From a statewide perspective,things are improving as well, according to Dana Young, President and CEO of VISIT FLORIDA.
“Florida is outperforming the national average in all key performance indicators, including hotel demand, traveler spending and domestic air capacity, which is up over 15% from 2019,” she said. “We are confident that second-quarter visitation estimates will show further positive growth when they’re released in the coming weeks.”
Young said while state economists estimate tourism will not fully recover until 2024, “the progress we have made so far represents a remarkable rebound that has us on track to beat those projections.”
One of the reasons for the state’s strong tourism picture is the effort to market Florida to travelers.
“Florida being open and the only state up until very recently doing any advertising to visitors outside its borders, has put us in a very strong position to now capitalize on the pent-up demand for travel,” Young said. “While border closures, labor shortages, and the ever-evolving nature of the pandemic continue to pose challenges, the steps we have taken as an industry have put us in the best possible position to overcome them.”
Open for business
Lukasik said one factor that helped Flagler County was the vacation rental piece of the tourism puzzle.
“We started showing signs of a very aggressive recovery faster than even our neighbors to the north and south,” she said, referring to the bigger tourism destinations in St. Johns and Volusia counties. “And I believe a lot of that had to do with our strong vacation rental property product we have, and because they are the type of vacation rentals that command a high average daily rate. The vacation rental product is the one that carried us.”
According to Lukasik, Flagler’s tourist development tax revenue – also called the bed tax – is up 40% through May compared with the same period last year. While the pandemic shutdown in 2020 skews those numbers, when compared to the same period in 2019 county bed tax collections are up a still healthy 14.2%.
The same thing is happening in Putnam County, Jones said.
“Fortunately, large projects at local industries have helped increase occupancy rates and created additional customers for restaurants and other hospitality-related businesses,” she said. “Pre-pandemic tourism was rapidly increasing in both number of visitors and events. Now that things have opened up, our hotels, other accommodations providers and restaurants are doing better.”
Things are also picking up in Nassau County, according to Langley.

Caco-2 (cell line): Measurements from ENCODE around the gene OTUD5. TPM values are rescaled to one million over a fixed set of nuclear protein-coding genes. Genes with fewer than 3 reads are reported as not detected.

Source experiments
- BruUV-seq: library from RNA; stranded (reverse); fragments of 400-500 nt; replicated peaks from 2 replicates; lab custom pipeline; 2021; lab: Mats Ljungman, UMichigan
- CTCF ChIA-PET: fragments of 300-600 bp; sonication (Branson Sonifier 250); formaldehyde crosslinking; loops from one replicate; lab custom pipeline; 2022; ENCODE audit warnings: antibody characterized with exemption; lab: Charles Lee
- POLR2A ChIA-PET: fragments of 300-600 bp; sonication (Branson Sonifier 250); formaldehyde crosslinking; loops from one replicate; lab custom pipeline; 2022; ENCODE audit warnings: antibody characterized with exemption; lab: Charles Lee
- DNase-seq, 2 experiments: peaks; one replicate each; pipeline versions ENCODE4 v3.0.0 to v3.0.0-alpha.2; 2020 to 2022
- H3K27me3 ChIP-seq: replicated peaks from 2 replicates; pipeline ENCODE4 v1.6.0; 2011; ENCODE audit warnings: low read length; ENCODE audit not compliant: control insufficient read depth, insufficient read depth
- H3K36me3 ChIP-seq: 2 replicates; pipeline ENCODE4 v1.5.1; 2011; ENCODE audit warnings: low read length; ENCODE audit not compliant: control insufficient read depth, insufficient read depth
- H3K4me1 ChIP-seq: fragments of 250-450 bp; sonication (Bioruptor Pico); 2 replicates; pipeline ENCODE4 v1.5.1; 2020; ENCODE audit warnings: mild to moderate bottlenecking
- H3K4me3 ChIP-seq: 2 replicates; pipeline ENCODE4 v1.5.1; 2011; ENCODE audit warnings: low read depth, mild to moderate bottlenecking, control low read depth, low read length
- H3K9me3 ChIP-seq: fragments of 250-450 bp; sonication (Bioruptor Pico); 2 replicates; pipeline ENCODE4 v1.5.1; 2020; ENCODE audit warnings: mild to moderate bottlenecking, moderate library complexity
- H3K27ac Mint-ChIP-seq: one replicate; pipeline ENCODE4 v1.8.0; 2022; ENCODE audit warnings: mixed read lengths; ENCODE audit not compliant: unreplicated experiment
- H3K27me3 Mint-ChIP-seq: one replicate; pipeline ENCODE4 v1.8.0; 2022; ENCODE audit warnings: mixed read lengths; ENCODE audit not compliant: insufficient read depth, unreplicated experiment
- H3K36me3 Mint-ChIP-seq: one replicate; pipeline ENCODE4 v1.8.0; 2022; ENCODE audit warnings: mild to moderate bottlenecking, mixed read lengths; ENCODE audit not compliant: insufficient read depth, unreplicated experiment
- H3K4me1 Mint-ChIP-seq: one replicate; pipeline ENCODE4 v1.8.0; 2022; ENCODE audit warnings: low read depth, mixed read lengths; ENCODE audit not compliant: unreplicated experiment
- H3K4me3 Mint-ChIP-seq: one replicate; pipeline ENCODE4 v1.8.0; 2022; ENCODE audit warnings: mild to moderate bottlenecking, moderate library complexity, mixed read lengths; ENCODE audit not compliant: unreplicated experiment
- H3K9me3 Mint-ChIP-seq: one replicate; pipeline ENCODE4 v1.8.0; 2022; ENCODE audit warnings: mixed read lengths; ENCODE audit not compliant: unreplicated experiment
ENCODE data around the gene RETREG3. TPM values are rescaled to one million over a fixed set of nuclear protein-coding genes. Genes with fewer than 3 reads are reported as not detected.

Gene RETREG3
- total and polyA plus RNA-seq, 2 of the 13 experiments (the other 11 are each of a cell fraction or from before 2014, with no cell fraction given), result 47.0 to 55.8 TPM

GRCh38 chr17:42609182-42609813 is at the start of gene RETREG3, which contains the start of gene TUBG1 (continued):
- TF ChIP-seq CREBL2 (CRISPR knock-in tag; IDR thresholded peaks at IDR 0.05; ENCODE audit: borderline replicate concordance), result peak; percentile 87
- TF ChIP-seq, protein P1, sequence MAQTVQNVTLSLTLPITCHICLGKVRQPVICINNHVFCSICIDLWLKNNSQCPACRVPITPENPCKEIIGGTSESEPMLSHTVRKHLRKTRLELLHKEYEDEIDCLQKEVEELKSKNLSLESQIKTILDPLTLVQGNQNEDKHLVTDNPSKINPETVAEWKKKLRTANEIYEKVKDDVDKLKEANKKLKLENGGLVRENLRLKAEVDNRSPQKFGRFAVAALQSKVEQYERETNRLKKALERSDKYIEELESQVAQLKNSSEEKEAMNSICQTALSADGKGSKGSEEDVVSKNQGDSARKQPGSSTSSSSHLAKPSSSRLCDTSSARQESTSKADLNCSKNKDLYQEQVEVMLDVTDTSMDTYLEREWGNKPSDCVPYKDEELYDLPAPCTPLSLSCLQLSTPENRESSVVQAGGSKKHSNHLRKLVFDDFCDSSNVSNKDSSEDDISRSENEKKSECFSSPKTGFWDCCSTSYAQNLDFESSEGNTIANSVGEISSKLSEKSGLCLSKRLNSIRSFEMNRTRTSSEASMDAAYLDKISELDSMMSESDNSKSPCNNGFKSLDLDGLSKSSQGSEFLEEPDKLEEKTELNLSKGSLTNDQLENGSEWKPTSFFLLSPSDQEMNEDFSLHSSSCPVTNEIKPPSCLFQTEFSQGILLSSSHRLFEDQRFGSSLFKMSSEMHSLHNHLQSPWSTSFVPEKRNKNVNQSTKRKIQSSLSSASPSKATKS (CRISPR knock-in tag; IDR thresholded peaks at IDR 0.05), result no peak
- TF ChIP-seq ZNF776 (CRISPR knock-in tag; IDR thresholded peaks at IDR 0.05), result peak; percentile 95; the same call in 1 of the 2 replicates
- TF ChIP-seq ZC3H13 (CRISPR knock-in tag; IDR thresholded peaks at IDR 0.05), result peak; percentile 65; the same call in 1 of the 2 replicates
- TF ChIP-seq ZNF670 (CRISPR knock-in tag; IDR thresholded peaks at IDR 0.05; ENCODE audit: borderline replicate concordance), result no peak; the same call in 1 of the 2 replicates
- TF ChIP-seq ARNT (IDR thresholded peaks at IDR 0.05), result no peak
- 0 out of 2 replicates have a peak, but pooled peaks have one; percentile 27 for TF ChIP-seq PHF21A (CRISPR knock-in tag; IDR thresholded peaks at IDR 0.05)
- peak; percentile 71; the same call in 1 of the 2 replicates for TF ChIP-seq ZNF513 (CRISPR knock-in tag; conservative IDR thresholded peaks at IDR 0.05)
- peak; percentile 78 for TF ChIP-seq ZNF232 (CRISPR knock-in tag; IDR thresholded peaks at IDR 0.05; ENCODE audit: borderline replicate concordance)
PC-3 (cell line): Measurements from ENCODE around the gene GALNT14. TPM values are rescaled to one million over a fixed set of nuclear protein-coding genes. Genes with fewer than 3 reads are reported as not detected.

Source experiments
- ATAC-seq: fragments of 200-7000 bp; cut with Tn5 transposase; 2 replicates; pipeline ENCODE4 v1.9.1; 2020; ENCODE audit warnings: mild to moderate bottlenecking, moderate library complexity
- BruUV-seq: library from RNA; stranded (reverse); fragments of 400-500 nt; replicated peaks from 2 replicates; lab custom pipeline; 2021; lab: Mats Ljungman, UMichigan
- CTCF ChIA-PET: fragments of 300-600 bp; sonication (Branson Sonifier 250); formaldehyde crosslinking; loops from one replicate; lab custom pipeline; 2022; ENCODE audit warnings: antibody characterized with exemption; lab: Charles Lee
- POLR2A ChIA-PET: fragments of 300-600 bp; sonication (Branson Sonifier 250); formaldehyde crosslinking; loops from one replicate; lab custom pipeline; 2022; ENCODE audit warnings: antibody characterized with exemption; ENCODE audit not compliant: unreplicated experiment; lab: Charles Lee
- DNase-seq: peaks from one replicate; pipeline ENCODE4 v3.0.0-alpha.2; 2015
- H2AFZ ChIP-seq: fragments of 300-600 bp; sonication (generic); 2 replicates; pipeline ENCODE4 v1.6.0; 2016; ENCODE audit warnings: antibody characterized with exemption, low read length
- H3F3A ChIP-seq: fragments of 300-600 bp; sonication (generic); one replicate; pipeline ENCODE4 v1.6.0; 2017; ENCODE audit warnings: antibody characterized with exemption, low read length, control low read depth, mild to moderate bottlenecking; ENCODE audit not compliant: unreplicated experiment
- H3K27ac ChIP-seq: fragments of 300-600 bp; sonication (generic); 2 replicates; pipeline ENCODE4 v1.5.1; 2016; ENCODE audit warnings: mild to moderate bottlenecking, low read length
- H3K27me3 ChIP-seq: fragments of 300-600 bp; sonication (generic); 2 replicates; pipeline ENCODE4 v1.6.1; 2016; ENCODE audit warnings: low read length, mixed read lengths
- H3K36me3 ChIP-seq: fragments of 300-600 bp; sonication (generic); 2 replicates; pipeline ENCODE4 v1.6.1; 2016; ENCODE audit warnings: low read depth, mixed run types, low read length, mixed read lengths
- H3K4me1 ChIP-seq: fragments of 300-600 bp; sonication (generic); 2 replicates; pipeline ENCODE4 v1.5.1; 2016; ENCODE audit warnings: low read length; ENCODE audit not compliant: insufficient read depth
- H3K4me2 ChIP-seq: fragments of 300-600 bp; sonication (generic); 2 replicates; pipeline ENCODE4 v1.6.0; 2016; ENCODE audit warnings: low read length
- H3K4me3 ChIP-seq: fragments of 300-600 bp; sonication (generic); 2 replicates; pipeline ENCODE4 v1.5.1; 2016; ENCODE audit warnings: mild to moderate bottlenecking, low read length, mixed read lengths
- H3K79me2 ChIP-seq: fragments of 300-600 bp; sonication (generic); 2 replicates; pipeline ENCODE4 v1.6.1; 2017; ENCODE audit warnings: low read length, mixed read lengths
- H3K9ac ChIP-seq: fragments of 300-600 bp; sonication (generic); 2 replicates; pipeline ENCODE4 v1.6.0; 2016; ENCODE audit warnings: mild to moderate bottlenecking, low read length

“Recovery has been faster than expected in both the leisure market and the meeting business at our destination resorts,” he said. “High demand at lodging facilities has resulted in record average rates while the shortage in the workforce has put upward pressure on labor costs, creating more discretionary income, which has a positive impact on the county’s overall economy.”
Looking to sustain the positive momentum, some of the tourism agencies are gearing up their marketing efforts to meet the growing demand for travel.
“Now is a perfect time to market our county as an outdoor recreational paradise as people are changing how and where they choose to go on vacations and weekend getaways,” Jones said. “We began an outdoor-focused campaign that speaks to safe activities and social distancing.”
Jones said her organization has also done some national television advertising with several digital campaigns targeted to specific markets and has a new program coming out in the next month or so to enhance efforts to attract visitors.
In Nassau County, the marketing efforts have “stayed the course” Langley said, focusing on programs that have worked in the past to encourage high-value customers that typically stay longer and spend more money.
“We have curtailed efforts targeting short-term drive markets and re-energized fly markets from the Midwest and Northeast which provide a higher-yield visitor,” he said. “With restrictions anticipated to be lifted shortly from Canada and the United Kingdom, we will begin promotions there in the near future.”
While the past 18 months have been difficult for the tourism industry, Visit Florida’s Young said the resilience of the state’s tourism industry – which faces the threat of hurricanes and wildfires and other natural disasters – provides a strong foundation for the future.
“Though the Covid-19 pandemic is the biggest crisis we have ever faced, Florida tourism is no stranger to crisis,” she said. “From hurricanes to oil spills to terrorist attacks we have seen it all and it has only made us stronger. The resiliency of Florida’s tourism marketers is what fuels our ability to adapt and evolve, so we can continue delivering amazing vacation experiences, no matter what.”